Food transfers, reaching about 40 % of Peruvian households and providing about a quarter of household income to their beneficiaries, represent a central element in Peru’s strategy to fight extreme poverty. In this paper we analyse the effectiveness of these transfers in alleviating both non-monetary (i.e. nutritional) and monetary dimensions of poverty. After reviewing the main theoretical arguments discussed in the literature on the effectiveness of food transfers, as well as the salient characteristics of the Peruvian system, we proceed to our empirical analysis. When investigating the performance of transfers in reaching the most deprived in terms of income and nutrition, we find that the overall impact of the transfers is progressive in both cases, though not much of the benefit is captured by the poor. The circumstance that income is not a significant determinant of the amount received, and that less benefits are received in rural areas, are put forward as explanations for this finding. When considering the impact of food transfers on nutrition, we find that they increase household access to food, but that their impact on child malnutrition is not statistically different from the effect of other income sources. When considering the impact of the transfers on monetary poverty, we find that their direct impact is enhanced by the incentives they provide to increased work effort. Overall our results suggest that the pursuit of different poverty reduction objectives can result in mutually reinforcing outcomes, though much could be done to enhance the nutritional impact of food transfers in Peru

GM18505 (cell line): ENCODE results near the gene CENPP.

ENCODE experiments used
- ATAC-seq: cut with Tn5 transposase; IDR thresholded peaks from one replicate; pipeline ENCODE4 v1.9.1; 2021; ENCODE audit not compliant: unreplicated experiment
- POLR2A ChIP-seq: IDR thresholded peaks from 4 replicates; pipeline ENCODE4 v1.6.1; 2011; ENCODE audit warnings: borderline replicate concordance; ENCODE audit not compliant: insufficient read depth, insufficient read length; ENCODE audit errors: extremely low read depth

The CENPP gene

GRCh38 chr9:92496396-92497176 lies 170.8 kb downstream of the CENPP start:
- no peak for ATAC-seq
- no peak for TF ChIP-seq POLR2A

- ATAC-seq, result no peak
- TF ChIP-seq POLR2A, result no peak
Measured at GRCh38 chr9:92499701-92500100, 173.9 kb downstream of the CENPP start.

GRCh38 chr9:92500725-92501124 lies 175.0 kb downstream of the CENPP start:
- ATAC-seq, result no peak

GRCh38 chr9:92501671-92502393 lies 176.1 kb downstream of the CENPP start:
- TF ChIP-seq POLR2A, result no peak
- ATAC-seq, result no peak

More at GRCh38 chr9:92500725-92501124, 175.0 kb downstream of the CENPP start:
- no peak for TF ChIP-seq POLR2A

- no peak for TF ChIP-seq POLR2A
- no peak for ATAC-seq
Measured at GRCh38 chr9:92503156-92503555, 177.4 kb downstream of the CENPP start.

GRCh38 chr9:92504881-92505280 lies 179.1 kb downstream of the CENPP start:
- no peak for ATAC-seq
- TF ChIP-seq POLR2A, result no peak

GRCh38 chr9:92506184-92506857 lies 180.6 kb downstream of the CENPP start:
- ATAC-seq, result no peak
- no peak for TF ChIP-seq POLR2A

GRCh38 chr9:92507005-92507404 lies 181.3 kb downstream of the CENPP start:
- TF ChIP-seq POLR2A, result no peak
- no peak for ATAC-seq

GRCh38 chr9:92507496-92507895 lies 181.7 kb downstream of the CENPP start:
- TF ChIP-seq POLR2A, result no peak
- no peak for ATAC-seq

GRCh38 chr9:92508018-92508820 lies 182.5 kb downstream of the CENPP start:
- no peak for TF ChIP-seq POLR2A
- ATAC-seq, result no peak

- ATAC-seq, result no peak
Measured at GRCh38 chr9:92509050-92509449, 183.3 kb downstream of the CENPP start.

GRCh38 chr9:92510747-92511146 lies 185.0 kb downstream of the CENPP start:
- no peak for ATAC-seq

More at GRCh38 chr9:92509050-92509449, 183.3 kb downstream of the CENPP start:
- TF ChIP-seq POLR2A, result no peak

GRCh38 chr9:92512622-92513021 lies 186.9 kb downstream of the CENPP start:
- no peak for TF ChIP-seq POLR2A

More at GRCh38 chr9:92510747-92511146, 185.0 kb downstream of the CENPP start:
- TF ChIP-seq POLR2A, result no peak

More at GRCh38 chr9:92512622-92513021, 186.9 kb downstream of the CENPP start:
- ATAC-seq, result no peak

To submit an update or takedown request for this paper, please submit an Update/Correction/Removal Request.